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Friday, 22 July 2022


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There are times when I wonder why I have accumulated so many compacts, both 35mm film and digital.

I can rationalise it two ways. On the one hand, internet auction sites makes the acquisition of second hand cameras easy. On the other - especially in regard to film compacts - I have suffered the loss of three due to theft, theft or loss and in one case a design fault that leads to annoying electro-mechanical failures. I have replaced two of the three 35mm film compacts but why did I buy four more, three of which were unkown quantities to me?

I put it down to a period of madness! Thanks for the medical explanation. :-) I am relieved.

"regions responsible for craving and desire" Is this why we have the gawd-awful white flight McMansion neighborhoods ringing American cities and pretentious bling-filled SUVs? The search and acquisition is the reward.

In fact, I've gone back online to read reread reviews of things that I'd already bought and possessed. Sometimes there were legitimate owner concerns like maintenance or usage quirks, but other times it was for no real reason other than maybe to pat myself on the back, or to indulge in some second guessing. But I suppose there's more than one way to enjoy a purchase, and I wasn't harming anyone.

One thing I have learned is that for me GAS starts becoming a problem when I'm between periods of really intense work on a project.

If I'm eyeballs deep in a photography project, I'm not shopping for things, and I'm not looking for new options.

When I'm really working hard on a project, something amazing happens: all the gear I have already turns out to be fine. In fact, it's more than fine because I spent so much time carefully choosing and modifying it when I didn't have a project.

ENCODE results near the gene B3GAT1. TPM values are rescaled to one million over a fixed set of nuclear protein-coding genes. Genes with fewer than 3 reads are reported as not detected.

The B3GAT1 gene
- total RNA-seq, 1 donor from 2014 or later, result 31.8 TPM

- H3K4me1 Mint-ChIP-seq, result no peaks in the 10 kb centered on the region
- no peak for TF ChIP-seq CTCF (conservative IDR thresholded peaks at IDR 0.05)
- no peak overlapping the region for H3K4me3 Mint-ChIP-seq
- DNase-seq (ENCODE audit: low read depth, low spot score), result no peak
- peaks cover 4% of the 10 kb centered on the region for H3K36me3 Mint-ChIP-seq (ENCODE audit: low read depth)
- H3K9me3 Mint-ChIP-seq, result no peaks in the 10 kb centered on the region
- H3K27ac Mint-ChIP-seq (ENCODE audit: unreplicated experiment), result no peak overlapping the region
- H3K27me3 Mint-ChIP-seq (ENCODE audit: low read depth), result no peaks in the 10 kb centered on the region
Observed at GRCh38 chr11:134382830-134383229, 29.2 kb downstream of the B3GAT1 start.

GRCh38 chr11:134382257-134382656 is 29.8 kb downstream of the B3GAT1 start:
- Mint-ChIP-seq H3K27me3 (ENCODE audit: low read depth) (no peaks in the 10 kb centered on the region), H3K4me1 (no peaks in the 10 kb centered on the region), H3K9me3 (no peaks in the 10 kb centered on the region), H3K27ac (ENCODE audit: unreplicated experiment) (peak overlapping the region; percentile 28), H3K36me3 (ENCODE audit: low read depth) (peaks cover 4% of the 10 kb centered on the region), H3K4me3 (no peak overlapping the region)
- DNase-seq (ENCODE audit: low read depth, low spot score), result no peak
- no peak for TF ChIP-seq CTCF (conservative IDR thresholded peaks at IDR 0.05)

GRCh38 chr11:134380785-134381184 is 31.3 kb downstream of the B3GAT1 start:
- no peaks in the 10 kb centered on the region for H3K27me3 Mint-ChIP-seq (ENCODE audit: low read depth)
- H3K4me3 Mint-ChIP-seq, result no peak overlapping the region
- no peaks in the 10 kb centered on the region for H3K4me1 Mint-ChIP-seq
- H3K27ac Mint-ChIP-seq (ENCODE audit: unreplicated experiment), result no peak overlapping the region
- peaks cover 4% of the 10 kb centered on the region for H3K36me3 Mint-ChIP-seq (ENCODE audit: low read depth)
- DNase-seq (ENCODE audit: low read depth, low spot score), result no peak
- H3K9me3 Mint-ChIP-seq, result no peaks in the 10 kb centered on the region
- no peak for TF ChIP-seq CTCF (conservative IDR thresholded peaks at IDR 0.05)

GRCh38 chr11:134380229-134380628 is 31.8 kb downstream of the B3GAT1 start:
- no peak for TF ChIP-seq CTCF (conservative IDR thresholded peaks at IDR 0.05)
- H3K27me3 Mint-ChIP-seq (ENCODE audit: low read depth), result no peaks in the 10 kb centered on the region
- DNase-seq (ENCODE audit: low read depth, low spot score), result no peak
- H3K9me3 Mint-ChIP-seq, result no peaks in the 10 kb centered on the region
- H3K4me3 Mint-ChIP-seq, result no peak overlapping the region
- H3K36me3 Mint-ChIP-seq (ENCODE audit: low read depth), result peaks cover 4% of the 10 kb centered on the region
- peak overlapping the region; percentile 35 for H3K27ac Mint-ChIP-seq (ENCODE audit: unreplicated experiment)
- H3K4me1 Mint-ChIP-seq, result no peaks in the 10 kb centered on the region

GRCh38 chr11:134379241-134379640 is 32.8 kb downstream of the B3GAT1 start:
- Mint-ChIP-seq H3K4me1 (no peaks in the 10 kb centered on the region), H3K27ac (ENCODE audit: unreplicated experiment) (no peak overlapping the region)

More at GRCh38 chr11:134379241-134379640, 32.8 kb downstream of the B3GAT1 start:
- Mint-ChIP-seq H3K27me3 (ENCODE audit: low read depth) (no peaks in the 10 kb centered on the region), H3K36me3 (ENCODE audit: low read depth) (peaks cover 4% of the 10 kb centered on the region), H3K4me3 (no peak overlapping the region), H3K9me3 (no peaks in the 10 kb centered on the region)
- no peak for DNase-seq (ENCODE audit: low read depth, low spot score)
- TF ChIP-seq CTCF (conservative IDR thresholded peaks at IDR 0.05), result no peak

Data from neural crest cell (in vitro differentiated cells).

This is going to sound trite as can be, but if you're experiencing GAS, the solution might be to dive into a new project, and use what you already have...

Related, I think: When I have nothing from Amazon or B&H arriving on my porch, I miss it. Even when there's nothing that I currently want.

As Mr. Spock said, "After a time, you may find that having is not so pleasing a thing after all as wanting. It is not logical, but it is often true."

Isn’t is just human nature that getting is more exciting than having?

Long known.
See Motörhead – The Chase Is Better Than The Catch:


The Spock quotation has it down right.

Cameras not so much, because as a pro, I only bought that for which I had a use; there were drains sufficient on income without GAS, a term that I’d never heard of back in the day.

Cars, though, were something else. I think I got the greatest acquisitive buzz the day I took delivery of my brand new Humber Sceptre, back in ‘74, and finally got to own the same machine as my wife’s Dad. At last I no longer felt any residual sense of being the poor relation. Of course, that I could buy the car didn't signify that I had the same earning capacity or bank balance! He ran his own company of surveyors whereas I ran, well, my one-man band of image makers.

I kept that car for four years, at the end of which time the sills had been painted black to hide the incipient rust damage. Cutting losses, I took advantage of my first middle-age crisis and bought myself what was then a rare (in the UK) Fiat X/1.9 that shared my life for just under two years, by which time it had driven me crazy with its lack of power, key to my venture into Alfa Romeo ownership. Eleven months later, the Alfa was gone as we moved from the UK to a life in Spain.

That X/1.9 would, today, be perfect for the singular lifestyle I unfortunately have to lead since the loss of my better half. Speed no longer means anything to me, and that Targa top would, in this climate, be ideal.

I suppose it kinda illustrates that GAS isn’t all bad, that the timing of the object of desire is key to a delighted relationship. Buying new, I’d currently opt for a Mazda MX5 [known as the Miata in the USA —Ed.], except for the fact that it costs too much (for me, in retirement) and does not have the relatively generous luggage capacity of the old Fiat.

For what it’s worth, my son has owned at least two such Mazdas, and keeps going back to them after ventures into hot saloons [sedans —Ed.] Maybe, one day, a cast-off may come my way? :-)

Talk about academic headaches!

Hardly surprising. Without the impulse to hunt and gather being stronger than consuming the results, it is unlikely humans would have survived and thrived. Then gone on to invent farming, photography, and better mousetraps.

Trouble is, in a time-frame barely longer than a human life, the incremental benefits of better mousetraps and their support structures have become exponential pathologies. With increasingly catastrophic outcomes.

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